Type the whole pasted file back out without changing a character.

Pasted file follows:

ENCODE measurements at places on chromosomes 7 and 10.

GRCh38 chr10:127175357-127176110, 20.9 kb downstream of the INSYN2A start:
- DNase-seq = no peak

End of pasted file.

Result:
ENCODE measurements at places on chromosomes 7 and 10.

GRCh38 chr10:127175357-127176110, 20.9 kb downstream of the INSYN2A start:
- DNase-seq = no peak